YUMA, Ariz. — With a notable haircut, ailment and absence, the Padres practiced as a full team for the first time Wednesday, when position players joined the pitchers and catchers.
The only absence was newly acquired outfielder Keith Moreland, who phoned Manager Larry Bowa Tuesday night and said he needed to clean up some personal business--the selling of his Chicago house--and would be in as soon as possible. By virtue of the players' association agreement, players can't be forced into spring camp until March 1, so theoretically Moreland can take until Tuesday.
"I'm sure he'll be here as soon as he can," said Bowa.
The notable ailment belonged to shortstop Garry Templeton and first baseman John Kruk. Both reported different forms of the flu that settled in different parts of their body.
The illness has caused an infectious lump in Templeton's left leg, forcing him to run with a slight limp. The illness has taken away much of Kruk's voice, forcing him to whisper.
Not coincidentally, they were the last two Padres to complete the first of Bowa's daily two-mile runs around the Ray Kroc Complex.
"I was impressed, because neither of them had to run," said Bowa.
"Might as well," said Templeton, the team captain. "Didn't just want to just stand around."
Now for the strange haircut. Remember rookie outfielder Shawn Abner? Remember how he came to the big leagues from Class AAA last September with three stripes cut into the side of his head, and a wisp of hair hanging down in back like a tail?
Wednesday, he showed up with most of that hair gone. All that's left is one strip across the top of his head. Ever seen a patch of grass in front of a medium-priced town home? His head looks like that.
Call the haircut a cross between that of a punk rocker and a Marine. Meet G.I. Joe Vicious.
"I must be a terrible baseball player," said Abner. "All anybody is asking me about is my haircut."
Bowa shrugged: "He can wear it any way he wants. If he feels comfortable being bald, hey, that's all right."
Abner, facing long odds of making this club anyway, figured this way, he might get noticed.
"I change my hair every year," he said. "This is just what I decided for this year."
It wouldn't be so bad except that his barber is another young outfielder, Shane Mack, who cut Abner's hair while the two were finishing their stint in the winter Puerto Rican League.
"You'd be surprised. It took me awhile to get it like that," said Mack. "I had to keep running the razor over and over and over. Now I feel like I could cut hair in the Army."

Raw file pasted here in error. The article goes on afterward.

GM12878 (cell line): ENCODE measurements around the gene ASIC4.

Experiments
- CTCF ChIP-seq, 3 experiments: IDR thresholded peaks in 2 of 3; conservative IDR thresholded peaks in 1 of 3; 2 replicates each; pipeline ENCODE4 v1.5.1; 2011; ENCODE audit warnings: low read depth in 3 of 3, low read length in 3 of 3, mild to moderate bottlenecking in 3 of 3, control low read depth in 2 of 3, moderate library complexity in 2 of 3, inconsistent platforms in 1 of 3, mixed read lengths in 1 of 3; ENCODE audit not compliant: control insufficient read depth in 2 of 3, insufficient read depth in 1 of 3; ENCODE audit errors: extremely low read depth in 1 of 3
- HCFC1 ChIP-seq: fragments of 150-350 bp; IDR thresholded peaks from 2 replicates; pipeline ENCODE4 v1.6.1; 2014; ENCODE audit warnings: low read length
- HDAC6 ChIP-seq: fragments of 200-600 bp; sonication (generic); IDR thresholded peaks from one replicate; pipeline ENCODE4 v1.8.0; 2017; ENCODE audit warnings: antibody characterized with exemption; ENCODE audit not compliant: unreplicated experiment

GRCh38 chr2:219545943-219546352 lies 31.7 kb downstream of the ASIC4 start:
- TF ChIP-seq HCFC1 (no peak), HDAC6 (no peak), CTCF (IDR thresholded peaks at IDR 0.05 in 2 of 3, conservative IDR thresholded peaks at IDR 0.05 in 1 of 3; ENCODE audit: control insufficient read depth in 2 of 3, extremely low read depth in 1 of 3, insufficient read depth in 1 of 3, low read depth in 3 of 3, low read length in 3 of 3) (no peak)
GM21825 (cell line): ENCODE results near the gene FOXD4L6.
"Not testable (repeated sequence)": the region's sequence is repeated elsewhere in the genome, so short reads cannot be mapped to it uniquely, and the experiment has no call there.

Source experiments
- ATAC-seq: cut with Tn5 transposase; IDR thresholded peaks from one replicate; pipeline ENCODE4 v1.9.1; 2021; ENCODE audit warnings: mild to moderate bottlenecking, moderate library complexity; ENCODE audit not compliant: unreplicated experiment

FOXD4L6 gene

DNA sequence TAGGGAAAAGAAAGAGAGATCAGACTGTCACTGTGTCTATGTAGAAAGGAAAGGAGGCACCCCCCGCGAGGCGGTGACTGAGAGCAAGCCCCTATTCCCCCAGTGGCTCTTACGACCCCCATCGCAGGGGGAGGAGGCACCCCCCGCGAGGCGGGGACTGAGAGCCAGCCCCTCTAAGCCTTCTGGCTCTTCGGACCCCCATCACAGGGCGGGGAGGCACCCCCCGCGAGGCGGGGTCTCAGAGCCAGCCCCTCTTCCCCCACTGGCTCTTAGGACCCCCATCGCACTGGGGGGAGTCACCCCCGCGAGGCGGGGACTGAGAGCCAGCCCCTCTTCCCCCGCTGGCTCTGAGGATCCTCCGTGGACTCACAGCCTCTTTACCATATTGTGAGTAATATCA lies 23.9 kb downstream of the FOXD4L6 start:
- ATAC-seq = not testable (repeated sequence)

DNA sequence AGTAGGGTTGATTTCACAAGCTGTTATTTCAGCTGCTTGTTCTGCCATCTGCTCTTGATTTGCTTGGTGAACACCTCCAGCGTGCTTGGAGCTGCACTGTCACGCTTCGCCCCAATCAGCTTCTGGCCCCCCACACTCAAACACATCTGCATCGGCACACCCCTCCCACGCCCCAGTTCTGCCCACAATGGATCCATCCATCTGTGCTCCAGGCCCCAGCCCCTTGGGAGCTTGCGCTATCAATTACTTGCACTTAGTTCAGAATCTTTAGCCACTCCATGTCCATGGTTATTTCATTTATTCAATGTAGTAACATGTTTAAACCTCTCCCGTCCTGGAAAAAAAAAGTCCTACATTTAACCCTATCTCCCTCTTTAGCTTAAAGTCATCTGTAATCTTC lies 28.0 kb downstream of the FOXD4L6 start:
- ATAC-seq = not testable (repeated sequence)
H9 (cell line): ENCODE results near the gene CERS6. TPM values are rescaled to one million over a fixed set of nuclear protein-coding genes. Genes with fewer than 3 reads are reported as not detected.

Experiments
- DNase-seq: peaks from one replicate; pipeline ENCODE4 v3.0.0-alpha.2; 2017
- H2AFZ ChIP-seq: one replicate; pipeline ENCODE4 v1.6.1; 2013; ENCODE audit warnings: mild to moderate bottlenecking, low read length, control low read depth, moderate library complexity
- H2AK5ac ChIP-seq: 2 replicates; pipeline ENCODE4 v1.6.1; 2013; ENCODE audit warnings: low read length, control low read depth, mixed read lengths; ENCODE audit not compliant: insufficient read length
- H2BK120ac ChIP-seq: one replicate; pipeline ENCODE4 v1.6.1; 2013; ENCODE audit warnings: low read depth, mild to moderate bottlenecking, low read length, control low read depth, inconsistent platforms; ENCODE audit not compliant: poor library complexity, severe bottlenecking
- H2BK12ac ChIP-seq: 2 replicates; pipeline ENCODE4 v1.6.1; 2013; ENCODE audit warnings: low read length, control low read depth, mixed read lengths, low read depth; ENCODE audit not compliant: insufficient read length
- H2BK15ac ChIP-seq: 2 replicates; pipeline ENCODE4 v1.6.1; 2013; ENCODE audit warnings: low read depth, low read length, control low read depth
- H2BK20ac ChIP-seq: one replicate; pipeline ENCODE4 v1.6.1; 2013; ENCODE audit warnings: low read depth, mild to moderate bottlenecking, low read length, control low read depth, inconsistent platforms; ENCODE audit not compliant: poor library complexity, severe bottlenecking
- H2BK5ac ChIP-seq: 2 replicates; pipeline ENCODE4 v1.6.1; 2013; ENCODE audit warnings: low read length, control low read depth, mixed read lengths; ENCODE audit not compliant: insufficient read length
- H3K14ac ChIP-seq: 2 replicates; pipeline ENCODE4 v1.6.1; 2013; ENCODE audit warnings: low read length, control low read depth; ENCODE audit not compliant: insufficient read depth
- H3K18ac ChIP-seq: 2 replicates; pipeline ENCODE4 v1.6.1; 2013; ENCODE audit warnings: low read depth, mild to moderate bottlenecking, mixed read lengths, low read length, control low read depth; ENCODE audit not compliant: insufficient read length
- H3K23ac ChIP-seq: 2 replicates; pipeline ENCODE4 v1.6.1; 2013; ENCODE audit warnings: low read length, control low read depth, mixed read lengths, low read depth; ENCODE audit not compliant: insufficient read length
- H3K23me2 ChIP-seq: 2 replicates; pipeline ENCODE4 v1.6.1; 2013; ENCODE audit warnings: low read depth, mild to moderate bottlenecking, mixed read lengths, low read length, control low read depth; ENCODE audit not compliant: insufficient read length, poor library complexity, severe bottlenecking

Army would be a good way to describe the way the Padres looked in Wednesday. If this first workout is any indication, the Padres will be practicing long (9 a.m. to 2 p.m.), hard (long runs before and after practice), and seriously (no laughing, Bowa barking out orders).
"I told you we would work," said Bowa. "I told you we would run."
The day ended with those weary players who were assigned extra work asking Bowa if they could at least change out of their uniforms and into their T-shirts before going back on to the field.
Bowa thought a second, and relented.
"As long as they're wearing pants," said the general. "We've got to have our baseball pants on."
Bad Planning of the Day: The first pitcher to throw batting practice to Dickie Thon was right-handed submariner Todd Simmons.
"I looked up and said, 'Oh no,' " said Bowa of Thon, who is attempting a comeback from a bad 1984 beaning. "I was willing to change, but Dickie said no, he didn't want any special treatment."
The text of Bowa's first clubhouse speech, as remembered by Bowa:
"I told them that last year they showed people all over that they could play with anybody. I told them there wasn't any reason we couldn't get more consistency this season. I told them I was happy with the way they had progressed, but disappointed with the way they finished, and that all we could get was better."
Bowa has not formally met with any players one-on-one yet, and doesn't plan to.
"By now, most of them know me, and I know them," said Bowa. "If a guy just wants to know what his role is, it's too early for that."
The camp's first real competition, the two-mile run, was won by rookie pitcher Greg Harris, last year's Class AA pitcher who has been doing just about everything right so far. Bowa has already complimented his arm. Now Bowa was complimenting everything.
"He is going to be in the big leagues. It's just a matter of time," said Bowa. "He and Candy Sierra are two kids who are going to be pushing people.
"I just wish Harris was 24, 25, 26 years old."
One problem here. Harris is 24.
The biggest news of the run was that reliever Lance McCullers, who is not paid for his speed, finished a close third, behind Harris and Joey Cora.
"It wasn't a race; it was just a run," said McCullers, who reported to camp 15 pounds lighter than last year at 203. "I didn't see any bragging rights in it. I've been running all winter, and I just went out and ran today. If I have any extra stamina, I just hope it keeps up to the start of the season."
Manager Larry Bowa plans to use few regulars in Sunday's first game, a charity match with the club's minor league mini-camp all-stars. "I think they are charging money, so I'll get a couple of the guys in there, but mostly I'll go with guys who have played winter ball, and young guys." . . . Bowa said that of all the first-day swings, Carmelo Martinez's was among the best. "He said that?" said Martinez. "I'm just up there swinging at everything."